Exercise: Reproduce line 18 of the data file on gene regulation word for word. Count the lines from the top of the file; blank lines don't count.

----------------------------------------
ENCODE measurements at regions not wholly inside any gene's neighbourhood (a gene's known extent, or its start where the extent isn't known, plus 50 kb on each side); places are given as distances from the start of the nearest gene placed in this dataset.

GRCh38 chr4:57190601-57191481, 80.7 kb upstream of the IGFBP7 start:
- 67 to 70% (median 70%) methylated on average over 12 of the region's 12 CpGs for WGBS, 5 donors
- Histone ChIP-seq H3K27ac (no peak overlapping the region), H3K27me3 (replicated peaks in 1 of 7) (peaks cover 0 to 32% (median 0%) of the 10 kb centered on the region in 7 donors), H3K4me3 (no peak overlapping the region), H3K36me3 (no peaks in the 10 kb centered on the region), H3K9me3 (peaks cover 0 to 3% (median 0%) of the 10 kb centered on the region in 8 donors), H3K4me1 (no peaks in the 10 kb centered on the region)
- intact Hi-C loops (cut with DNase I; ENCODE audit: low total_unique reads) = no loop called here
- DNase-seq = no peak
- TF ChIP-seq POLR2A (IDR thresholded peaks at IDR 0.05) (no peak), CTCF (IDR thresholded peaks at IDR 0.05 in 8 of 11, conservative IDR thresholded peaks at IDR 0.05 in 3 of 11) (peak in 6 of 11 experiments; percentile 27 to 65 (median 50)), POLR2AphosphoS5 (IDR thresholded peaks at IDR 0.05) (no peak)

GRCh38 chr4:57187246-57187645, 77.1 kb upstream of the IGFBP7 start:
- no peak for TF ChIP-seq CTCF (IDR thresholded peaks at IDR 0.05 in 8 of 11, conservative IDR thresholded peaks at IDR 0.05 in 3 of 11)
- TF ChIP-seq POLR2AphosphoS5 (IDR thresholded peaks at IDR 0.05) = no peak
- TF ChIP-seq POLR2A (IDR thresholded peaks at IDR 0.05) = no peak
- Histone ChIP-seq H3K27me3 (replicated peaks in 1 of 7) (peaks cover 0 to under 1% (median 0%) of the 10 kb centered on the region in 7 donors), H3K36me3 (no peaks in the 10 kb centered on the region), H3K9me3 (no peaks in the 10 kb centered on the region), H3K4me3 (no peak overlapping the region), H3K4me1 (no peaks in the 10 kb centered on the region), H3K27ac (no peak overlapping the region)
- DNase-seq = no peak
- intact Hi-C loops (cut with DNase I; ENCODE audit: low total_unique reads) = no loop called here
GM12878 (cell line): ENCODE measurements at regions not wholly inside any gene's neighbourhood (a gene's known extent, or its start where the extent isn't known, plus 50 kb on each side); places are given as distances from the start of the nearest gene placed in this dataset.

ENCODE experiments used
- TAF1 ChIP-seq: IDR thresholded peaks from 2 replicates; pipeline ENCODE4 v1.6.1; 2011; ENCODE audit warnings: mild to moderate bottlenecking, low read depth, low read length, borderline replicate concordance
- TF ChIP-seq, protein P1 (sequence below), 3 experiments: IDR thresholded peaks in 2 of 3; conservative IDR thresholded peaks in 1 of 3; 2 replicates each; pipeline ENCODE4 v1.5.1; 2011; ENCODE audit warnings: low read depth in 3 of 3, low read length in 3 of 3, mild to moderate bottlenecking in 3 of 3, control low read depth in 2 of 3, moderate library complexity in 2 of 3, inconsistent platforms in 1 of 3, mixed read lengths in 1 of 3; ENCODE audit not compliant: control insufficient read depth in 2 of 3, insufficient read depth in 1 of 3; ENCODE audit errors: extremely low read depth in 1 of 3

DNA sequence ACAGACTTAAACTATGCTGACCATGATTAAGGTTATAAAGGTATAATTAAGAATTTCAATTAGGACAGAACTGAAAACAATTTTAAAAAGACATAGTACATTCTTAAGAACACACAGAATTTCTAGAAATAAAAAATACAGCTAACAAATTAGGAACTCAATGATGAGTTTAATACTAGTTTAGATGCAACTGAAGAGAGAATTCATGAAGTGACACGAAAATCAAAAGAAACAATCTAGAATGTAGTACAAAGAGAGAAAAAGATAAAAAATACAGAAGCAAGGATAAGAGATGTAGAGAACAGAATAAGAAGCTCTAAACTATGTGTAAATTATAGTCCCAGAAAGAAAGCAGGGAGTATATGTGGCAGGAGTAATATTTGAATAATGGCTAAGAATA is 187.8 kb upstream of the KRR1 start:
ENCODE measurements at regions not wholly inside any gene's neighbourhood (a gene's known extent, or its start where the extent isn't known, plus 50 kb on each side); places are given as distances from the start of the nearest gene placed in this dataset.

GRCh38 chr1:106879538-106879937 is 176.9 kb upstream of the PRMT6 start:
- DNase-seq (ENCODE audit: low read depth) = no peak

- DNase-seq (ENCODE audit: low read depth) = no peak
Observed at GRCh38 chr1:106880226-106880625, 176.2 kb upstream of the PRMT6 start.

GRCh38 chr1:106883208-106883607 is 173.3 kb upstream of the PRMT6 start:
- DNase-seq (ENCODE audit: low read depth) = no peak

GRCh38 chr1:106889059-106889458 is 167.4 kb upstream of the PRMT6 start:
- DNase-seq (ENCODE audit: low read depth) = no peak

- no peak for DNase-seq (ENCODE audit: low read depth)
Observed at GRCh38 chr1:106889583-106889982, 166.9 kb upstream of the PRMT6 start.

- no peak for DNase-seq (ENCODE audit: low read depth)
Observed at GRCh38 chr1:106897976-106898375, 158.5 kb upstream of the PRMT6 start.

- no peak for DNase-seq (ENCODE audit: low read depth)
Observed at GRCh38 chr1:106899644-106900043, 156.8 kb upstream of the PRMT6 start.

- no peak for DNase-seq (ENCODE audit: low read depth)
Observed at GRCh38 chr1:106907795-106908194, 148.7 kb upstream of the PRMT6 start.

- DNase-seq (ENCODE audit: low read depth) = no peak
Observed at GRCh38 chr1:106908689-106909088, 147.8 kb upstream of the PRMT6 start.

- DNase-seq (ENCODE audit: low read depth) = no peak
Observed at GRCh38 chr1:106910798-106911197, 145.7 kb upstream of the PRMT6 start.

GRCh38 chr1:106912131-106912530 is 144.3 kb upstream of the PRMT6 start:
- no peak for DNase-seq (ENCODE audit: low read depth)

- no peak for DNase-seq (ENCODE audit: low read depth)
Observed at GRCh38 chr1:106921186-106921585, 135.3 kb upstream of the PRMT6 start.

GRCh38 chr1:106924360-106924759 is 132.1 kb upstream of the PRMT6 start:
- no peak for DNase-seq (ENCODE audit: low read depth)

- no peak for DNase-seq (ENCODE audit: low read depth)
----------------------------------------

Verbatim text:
- TF ChIP-seq, protein P1 (sequence below), 3 experiments: IDR thresholded peaks in 2 of 3; conservative IDR thresholded peaks in 1 of 3; 2 replicates each; pipeline ENCODE4 v1.5.1; 2011; ENCODE audit warnings: low read depth in 3 of 3, low read length in 3 of 3, mild to moderate bottlenecking in 3 of 3, control low read depth in 2 of 3, moderate library complexity in 2 of 3, inconsistent platforms in 1 of 3, mixed read lengths in 1 of 3; ENCODE audit not compliant: control insufficient read depth in 2 of 3, insufficient read depth in 1 of 3; ENCODE audit errors: extremely low read depth in 1 of 3